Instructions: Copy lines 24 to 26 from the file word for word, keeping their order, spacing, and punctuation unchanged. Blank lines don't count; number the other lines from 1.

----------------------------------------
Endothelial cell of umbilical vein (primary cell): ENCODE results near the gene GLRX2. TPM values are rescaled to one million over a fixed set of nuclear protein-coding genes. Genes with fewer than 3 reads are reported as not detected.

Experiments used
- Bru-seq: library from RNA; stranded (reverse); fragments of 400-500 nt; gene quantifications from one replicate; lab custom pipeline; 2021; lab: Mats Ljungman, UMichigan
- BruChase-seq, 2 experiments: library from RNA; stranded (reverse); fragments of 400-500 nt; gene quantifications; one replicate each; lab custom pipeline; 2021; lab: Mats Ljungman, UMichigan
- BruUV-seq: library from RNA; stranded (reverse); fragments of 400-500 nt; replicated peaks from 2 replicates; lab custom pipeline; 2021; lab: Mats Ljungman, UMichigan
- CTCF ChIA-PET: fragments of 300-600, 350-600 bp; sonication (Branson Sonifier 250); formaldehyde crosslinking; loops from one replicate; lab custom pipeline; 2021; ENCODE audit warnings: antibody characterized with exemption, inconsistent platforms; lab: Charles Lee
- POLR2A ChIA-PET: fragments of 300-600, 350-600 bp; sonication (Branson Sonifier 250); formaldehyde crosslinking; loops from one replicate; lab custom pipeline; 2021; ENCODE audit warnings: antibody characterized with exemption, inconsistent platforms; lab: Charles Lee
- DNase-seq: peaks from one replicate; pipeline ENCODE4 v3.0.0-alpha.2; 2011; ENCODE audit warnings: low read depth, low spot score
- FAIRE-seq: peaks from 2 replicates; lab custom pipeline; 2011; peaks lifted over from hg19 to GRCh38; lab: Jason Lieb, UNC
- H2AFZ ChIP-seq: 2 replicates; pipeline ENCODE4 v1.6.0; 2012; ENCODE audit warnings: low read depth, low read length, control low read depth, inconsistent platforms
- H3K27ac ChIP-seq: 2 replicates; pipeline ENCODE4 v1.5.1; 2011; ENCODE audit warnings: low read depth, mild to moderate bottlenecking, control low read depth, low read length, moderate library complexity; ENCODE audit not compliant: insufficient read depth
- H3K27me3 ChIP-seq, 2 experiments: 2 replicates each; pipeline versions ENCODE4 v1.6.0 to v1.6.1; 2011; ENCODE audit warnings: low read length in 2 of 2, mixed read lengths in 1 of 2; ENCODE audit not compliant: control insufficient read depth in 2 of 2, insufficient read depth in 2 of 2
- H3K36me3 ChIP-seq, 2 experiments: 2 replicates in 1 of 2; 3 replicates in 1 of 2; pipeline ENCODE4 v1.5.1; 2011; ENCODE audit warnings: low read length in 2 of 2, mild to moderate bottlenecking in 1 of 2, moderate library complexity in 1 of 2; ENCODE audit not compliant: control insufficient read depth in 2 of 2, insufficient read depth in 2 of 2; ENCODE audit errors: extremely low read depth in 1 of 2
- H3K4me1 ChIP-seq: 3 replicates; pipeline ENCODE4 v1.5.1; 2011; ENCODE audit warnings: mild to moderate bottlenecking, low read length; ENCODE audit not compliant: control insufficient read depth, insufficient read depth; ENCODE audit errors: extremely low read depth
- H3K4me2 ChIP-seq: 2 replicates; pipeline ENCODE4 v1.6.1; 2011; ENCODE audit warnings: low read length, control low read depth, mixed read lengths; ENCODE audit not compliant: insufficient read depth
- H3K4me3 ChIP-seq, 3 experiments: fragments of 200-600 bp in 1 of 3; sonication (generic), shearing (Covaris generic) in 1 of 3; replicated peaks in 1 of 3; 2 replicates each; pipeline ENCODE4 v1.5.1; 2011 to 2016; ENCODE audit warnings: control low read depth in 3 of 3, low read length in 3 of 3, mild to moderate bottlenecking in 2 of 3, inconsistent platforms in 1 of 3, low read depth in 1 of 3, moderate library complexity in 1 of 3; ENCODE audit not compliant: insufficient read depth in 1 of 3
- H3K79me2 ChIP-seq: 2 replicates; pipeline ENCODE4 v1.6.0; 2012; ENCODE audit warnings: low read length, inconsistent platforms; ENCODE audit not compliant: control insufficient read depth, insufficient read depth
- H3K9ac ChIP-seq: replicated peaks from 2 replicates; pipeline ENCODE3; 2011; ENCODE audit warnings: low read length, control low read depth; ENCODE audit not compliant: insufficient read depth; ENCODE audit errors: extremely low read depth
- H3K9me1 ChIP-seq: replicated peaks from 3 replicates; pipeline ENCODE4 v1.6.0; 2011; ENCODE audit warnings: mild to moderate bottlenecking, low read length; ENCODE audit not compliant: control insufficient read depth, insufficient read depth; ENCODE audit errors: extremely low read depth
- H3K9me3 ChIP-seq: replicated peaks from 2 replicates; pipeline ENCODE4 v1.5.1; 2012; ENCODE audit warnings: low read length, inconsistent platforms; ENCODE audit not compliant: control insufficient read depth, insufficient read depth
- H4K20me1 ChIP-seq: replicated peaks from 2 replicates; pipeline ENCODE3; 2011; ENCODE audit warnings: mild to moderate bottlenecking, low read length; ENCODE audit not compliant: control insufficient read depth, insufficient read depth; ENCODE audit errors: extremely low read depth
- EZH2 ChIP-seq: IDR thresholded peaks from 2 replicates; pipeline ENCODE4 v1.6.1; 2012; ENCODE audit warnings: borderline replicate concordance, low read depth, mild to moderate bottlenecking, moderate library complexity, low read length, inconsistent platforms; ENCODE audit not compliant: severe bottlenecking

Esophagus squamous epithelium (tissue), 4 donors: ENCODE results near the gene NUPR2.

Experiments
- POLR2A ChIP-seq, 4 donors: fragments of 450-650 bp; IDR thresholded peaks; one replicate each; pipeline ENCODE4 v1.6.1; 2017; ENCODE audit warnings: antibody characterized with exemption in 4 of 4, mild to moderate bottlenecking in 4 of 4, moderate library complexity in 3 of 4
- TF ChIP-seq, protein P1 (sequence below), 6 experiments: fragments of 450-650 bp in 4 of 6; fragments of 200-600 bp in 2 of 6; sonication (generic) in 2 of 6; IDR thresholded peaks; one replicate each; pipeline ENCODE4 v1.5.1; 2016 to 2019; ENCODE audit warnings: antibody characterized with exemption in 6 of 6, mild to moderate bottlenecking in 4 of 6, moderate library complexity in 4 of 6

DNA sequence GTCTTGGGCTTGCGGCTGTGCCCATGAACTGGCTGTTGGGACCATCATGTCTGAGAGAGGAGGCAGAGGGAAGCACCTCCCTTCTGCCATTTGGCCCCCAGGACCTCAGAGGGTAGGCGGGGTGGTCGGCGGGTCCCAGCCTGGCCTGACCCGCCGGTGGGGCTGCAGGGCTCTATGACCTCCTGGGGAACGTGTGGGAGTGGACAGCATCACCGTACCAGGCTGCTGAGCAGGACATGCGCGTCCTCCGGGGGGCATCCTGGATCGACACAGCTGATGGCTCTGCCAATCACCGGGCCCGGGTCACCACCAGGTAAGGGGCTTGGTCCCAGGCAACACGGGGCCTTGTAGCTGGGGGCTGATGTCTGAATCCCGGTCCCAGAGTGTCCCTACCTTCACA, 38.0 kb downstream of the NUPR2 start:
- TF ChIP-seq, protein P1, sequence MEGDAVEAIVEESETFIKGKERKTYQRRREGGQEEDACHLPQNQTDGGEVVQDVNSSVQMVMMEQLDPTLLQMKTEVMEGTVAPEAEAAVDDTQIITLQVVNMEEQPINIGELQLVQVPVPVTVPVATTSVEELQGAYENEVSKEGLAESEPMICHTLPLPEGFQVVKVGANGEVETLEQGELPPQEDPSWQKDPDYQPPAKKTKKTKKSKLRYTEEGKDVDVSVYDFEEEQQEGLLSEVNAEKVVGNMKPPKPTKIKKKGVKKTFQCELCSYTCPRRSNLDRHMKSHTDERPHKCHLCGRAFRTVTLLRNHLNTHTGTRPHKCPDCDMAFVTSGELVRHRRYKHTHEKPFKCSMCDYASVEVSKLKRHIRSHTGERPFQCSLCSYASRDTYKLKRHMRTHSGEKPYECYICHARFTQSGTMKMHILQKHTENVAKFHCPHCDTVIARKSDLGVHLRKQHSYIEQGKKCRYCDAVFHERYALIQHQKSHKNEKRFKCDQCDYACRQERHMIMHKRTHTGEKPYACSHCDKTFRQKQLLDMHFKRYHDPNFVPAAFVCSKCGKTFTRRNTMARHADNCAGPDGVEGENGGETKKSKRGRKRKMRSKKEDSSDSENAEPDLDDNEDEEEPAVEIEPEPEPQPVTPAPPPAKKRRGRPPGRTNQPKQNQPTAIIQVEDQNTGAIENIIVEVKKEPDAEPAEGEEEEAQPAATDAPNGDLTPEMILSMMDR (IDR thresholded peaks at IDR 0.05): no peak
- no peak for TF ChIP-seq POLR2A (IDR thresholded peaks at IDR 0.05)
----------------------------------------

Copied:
Experiments
- POLR2A ChIP-seq, 4 donors: fragments of 450-650 bp; IDR thresholded peaks; one replicate each; pipeline ENCODE4 v1.6.1; 2017; ENCODE audit warnings: antibody characterized with exemption in 4 of 4, mild to moderate bottlenecking in 4 of 4, moderate library complexity in 3 of 4
- TF ChIP-seq, protein P1 (sequence below), 6 experiments: fragments of 450-650 bp in 4 of 6; fragments of 200-600 bp in 2 of 6; sonication (generic) in 2 of 6; IDR thresholded peaks; one replicate each; pipeline ENCODE4 v1.5.1; 2016 to 2019; ENCODE audit warnings: antibody characterized with exemption in 6 of 6, mild to moderate bottlenecking in 4 of 6, moderate library complexity in 4 of 6